|Publication number||US4624902 A|
|Application number||US 06/769,857|
|Publication date||Nov 25, 1986|
|Filing date||Aug 26, 1985|
|Priority date||Jun 27, 1983|
|Publication number||06769857, 769857, US 4624902 A, US 4624902A, US-A-4624902, US4624902 A, US4624902A|
|Inventors||John P. DENeufville, Dalbir Rajoria, Stanford R. Ovshinsky|
|Original Assignee||Voltaix, Incorporated|
|Export Citation||BiBTeX, EndNote, RefMan|
|Patent Citations (2), Referenced by (17), Classifications (35), Legal Events (6)|
|External Links: USPTO, USPTO Assignment, Espacenet|
This is a continuation of application Ser. No. 507,752, filed June 27, 1983.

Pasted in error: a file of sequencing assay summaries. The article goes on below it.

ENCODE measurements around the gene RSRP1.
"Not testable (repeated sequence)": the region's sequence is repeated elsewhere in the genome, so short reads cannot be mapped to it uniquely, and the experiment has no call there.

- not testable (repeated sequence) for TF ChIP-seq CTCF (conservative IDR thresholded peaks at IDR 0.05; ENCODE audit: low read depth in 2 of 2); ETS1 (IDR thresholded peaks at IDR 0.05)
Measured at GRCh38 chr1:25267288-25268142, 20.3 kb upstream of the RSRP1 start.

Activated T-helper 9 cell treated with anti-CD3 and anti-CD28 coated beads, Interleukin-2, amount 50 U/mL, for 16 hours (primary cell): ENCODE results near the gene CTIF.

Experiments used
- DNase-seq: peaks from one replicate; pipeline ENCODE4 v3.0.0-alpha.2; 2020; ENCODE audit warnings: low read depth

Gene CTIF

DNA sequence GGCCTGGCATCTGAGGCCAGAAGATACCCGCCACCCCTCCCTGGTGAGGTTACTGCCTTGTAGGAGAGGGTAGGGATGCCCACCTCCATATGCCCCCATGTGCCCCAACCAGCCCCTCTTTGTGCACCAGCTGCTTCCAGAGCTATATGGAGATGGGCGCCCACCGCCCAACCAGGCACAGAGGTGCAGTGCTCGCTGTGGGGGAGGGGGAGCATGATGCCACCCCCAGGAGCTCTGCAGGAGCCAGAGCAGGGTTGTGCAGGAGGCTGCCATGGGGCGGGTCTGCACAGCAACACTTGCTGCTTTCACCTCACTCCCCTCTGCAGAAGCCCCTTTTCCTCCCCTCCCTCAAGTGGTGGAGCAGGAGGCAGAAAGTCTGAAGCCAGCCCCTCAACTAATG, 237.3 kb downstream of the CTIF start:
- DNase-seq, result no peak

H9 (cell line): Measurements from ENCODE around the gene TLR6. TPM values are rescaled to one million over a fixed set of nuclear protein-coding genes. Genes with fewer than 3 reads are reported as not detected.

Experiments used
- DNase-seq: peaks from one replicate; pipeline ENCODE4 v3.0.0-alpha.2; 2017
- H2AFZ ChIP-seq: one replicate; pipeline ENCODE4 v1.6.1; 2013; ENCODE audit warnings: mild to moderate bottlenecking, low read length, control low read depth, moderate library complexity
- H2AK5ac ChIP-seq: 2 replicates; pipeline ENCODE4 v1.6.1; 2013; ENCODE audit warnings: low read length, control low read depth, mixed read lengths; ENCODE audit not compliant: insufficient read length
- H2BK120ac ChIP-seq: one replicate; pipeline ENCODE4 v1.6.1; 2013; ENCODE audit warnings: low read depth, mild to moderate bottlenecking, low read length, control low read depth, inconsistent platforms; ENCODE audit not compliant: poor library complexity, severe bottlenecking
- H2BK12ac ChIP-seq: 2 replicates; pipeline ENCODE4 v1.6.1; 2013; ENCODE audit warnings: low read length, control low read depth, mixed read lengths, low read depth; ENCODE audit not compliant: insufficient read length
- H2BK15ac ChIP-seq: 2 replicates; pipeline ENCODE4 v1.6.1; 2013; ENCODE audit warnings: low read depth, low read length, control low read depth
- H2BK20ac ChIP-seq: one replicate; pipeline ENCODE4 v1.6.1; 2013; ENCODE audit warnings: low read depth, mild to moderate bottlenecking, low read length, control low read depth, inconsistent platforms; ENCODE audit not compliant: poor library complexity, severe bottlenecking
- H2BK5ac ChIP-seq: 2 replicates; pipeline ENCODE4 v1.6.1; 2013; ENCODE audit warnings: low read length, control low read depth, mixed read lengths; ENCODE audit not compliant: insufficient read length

The present invention is directed generally to electrochemical cells having an electrolyte and at least one electrode. More particularly, a coating is provided for the electrode which allows for the diffusion of an electrochemically active species through the coating during electrochemical release of the active species from the electrode or deposition of the active species onto the electrode while providing a substantially impervious barrier to the electrolyte. Electrodes utilizing the coatings described herein may be made with various active materials and used in cells over a wide range of operating temperatures to deliver better electrochemical performance compared to the prior art.